Twenty-year-old New York model, Edythe Marrener, was convinced she would win the most coveted female role in motion pictures.
The year was 1937. The location, the Selznick International Studios in Culver City, California. As she nervously waited to take her very first screen test, she tried to ignore the fact that the muslin gown she was wearing was still warm from the previous hopeful who had worn it less than ten minutes before. After all, hadn’t the studio invited her to Hollywood following the publication of her photographs in an issue of The Saturday Evening Post? “Yes”, she told herself, “They want me because they know I’ll be the perfect Scarlett.”
“…a classic beauty enhanced by flaming red hair”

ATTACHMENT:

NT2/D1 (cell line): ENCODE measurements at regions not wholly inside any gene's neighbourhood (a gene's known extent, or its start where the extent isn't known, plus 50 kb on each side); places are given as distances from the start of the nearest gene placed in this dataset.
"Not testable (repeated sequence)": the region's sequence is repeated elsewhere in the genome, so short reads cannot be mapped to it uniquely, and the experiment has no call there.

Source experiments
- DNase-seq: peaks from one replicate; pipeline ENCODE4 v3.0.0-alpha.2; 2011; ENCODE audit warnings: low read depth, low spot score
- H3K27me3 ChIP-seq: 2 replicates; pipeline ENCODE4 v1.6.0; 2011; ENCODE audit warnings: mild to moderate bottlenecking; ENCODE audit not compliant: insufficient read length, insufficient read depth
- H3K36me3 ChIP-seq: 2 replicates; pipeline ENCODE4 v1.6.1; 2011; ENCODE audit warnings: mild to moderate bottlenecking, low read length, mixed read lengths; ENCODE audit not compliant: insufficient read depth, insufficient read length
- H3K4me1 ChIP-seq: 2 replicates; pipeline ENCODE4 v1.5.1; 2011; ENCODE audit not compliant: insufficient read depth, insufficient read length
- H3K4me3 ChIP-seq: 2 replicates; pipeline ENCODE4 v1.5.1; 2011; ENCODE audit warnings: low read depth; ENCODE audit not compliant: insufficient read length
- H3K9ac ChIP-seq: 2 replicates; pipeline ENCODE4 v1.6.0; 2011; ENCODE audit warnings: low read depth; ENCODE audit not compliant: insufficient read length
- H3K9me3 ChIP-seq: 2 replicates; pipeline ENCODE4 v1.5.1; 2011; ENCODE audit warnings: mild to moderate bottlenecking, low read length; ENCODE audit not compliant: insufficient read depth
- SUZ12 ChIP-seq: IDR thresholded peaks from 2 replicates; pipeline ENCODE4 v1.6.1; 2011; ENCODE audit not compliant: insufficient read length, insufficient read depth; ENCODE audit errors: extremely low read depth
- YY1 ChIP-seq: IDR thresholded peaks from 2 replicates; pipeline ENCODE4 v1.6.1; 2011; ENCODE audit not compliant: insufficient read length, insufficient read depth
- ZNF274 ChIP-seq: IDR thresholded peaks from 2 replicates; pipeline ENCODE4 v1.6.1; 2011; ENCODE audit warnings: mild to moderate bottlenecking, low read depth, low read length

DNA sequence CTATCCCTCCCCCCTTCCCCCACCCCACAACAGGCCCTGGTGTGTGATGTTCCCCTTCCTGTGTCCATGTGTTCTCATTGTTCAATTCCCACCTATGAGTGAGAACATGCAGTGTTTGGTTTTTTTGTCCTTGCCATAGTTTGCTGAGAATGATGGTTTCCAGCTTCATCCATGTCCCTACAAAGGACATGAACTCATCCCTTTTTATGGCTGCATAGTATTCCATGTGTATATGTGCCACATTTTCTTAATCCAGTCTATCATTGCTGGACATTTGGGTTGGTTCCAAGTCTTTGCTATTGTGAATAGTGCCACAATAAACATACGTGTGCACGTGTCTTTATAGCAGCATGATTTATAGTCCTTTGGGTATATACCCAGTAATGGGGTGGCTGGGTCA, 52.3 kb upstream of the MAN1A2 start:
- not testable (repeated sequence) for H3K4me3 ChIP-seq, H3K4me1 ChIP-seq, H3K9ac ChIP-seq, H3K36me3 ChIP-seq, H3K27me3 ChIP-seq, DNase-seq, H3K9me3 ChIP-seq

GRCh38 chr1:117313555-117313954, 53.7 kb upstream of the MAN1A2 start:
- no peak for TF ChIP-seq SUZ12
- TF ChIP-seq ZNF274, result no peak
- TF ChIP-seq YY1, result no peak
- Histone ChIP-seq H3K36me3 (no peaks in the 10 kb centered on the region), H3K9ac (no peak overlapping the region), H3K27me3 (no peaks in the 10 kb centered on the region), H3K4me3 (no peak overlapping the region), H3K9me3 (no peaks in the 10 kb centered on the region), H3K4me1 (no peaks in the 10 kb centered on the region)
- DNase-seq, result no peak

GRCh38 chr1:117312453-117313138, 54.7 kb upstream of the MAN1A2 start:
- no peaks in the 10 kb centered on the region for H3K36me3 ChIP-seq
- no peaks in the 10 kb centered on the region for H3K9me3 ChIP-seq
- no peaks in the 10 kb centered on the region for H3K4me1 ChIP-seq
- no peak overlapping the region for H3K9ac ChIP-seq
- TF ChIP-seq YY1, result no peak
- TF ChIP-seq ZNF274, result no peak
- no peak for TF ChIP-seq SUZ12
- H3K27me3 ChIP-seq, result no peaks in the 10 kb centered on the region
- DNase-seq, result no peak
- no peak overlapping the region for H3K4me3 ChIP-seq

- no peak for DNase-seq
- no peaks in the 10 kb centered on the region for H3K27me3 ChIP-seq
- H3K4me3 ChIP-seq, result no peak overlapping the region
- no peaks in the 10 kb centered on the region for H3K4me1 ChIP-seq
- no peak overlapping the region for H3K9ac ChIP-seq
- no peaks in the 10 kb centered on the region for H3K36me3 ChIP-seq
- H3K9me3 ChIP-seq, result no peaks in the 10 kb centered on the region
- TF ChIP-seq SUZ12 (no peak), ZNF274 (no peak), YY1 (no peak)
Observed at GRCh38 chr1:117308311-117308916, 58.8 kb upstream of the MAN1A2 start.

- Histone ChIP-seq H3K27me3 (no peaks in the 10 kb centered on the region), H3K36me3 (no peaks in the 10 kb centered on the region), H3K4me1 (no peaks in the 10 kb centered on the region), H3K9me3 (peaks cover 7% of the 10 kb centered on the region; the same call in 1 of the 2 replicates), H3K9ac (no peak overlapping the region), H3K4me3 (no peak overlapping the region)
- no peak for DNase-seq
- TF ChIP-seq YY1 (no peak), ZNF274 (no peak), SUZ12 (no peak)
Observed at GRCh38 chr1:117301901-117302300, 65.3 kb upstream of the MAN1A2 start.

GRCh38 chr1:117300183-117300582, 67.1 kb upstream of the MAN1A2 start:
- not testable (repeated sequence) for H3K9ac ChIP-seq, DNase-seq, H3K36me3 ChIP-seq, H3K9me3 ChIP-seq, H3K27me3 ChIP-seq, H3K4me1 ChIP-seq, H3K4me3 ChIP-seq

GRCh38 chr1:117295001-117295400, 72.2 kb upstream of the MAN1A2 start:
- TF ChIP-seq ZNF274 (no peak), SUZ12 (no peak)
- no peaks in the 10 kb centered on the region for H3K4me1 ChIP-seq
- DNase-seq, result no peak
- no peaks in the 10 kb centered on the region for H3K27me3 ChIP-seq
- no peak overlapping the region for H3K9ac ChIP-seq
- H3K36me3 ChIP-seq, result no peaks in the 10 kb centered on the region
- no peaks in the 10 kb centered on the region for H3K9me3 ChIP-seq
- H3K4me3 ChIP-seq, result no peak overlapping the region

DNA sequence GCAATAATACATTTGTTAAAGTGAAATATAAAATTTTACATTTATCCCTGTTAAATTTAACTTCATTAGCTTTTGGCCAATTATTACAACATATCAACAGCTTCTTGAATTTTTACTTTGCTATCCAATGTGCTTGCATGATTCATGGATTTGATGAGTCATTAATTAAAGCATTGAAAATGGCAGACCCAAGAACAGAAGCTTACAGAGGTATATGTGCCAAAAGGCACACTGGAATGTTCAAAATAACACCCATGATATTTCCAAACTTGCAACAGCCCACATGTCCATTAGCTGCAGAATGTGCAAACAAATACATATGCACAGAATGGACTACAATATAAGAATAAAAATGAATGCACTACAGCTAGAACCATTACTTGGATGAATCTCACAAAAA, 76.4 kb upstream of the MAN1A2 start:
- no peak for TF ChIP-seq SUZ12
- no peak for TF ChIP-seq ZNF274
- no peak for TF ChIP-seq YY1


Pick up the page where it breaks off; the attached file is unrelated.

The search for an actress to play Scarlett O’Hara, the fiery heroine of Margaret Mitchell’s best selling novel Gone With The Wind, had gripped the whole nation. Hundreds of aspiring Scarletts – from the brightest female stars in Hollywood to totally unknown American models, secretaries and shop girls – had all applied for an audition. But they and the public at large were completely unaware that the “Search for Scarlett”– as it was dubbed by the US media – was no more than a complete hoax. It had been dreamt up by independent film producer David O Selznick, who had bought the movie rights to the novel in 1936. Following the announcement that a film of Mitchell’s book was to be produced by Selznick, letter from thousands of fans of the novel flooded the producer’s publicity offices. All of them stated that the hero of the story, Rhett Butler, could only be played by one movie actor: “The King of Hollywood”, Clark Gable. Selznick had wanted Gary Cooper for the role, but the amount of mail he received persuaded him to make a deal with MGM for the services of Gable, who was under contract to the studio. As part of the arrangement to use their star actor, MGM demanded exclusive distribution rights to GWTW. But Selznick had a contract with United Artists to release all of his films through to the end of 1938, which meant he could not begin filming his civil war epic until early 1939. How could Selznick hold the public’s interest in his movie for three long years? His solution, although pure hype, was sheer genius: continual publicity by launching a nationwide search to discover an unknown actress to portray, at the time, the most famous female character in fictional literature.